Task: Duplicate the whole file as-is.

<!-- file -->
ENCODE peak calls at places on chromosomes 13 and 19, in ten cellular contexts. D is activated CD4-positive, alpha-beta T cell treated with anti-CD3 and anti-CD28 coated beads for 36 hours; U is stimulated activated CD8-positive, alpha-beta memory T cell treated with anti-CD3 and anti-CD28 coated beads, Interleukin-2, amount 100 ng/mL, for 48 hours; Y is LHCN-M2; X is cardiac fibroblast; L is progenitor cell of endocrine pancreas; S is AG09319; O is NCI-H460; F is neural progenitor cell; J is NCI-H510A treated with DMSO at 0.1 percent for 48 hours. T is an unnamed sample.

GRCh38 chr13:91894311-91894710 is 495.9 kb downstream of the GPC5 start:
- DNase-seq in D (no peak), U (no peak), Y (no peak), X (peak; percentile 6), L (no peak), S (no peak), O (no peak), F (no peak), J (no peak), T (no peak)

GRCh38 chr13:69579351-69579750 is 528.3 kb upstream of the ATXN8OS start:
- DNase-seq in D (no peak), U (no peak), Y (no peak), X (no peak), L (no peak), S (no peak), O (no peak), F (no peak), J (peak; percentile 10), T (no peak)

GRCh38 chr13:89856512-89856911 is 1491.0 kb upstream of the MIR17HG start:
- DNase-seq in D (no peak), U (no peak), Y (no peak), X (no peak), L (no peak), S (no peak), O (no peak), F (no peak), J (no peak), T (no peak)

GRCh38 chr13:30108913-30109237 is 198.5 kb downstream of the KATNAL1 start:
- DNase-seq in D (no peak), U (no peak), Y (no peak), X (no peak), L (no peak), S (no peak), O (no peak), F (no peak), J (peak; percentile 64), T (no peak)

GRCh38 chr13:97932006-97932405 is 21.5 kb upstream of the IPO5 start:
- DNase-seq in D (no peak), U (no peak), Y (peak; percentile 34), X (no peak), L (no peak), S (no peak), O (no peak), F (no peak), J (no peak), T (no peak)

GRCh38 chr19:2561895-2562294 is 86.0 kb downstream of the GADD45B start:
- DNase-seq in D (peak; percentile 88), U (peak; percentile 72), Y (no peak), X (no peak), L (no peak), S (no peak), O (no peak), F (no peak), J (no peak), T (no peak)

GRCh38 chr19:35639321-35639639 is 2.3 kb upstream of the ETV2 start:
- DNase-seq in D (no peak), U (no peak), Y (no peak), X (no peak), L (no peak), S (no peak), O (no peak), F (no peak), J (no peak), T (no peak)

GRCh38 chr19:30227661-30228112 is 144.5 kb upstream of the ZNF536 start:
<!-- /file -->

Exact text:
ENCODE peak calls at places on chromosomes 13 and 19, in ten cellular contexts. D is activated CD4-positive, alpha-beta T cell treated with anti-CD3 and anti-CD28 coated beads for 36 hours; U is stimulated activated CD8-positive, alpha-beta memory T cell treated with anti-CD3 and anti-CD28 coated beads, Interleukin-2, amount 100 ng/mL, for 48 hours; Y is LHCN-M2; X is cardiac fibroblast; L is progenitor cell of endocrine pancreas; S is AG09319; O is NCI-H460; F is neural progenitor cell; J is NCI-H510A treated with DMSO at 0.1 percent for 48 hours. T is an unnamed sample.

GRCh38 chr13:91894311-91894710 is 495.9 kb downstream of the GPC5 start:
- DNase-seq in D (no peak), U (no peak), Y (no peak), X (peak; percentile 6), L (no peak), S (no peak), O (no peak), F (no peak), J (no peak), T (no peak)

GRCh38 chr13:69579351-69579750 is 528.3 kb upstream of the ATXN8OS start:
- DNase-seq in D (no peak), U (no peak), Y (no peak), X (no peak), L (no peak), S (no peak), O (no peak), F (no peak), J (peak; percentile 10), T (no peak)

GRCh38 chr13:89856512-89856911 is 1491.0 kb upstream of the MIR17HG start:
- DNase-seq in D (no peak), U (no peak), Y (no peak), X (no peak), L (no peak), S (no peak), O (no peak), F (no peak), J (no peak), T (no peak)

GRCh38 chr13:30108913-30109237 is 198.5 kb downstream of the KATNAL1 start:
- DNase-seq in D (no peak), U (no peak), Y (no peak), X (no peak), L (no peak), S (no peak), O (no peak), F (no peak), J (peak; percentile 64), T (no peak)

GRCh38 chr13:97932006-97932405 is 21.5 kb upstream of the IPO5 start:
- DNase-seq in D (no peak), U (no peak), Y (peak; percentile 34), X (no peak), L (no peak), S (no peak), O (no peak), F (no peak), J (no peak), T (no peak)

GRCh38 chr19:2561895-2562294 is 86.0 kb downstream of the GADD45B start:
- DNase-seq in D (peak; percentile 88), U (peak; percentile 72), Y (no peak), X (no peak), L (no peak), S (no peak), O (no peak), F (no peak), J (no peak), T (no peak)

GRCh38 chr19:35639321-35639639 is 2.3 kb upstream of the ETV2 start:
- DNase-seq in D (no peak), U (no peak), Y (no peak), X (no peak), L (no peak), S (no peak), O (no peak), F (no peak), J (no peak), T (no peak)

GRCh38 chr19:30227661-30228112 is 144.5 kb upstream of the ZNF536 start: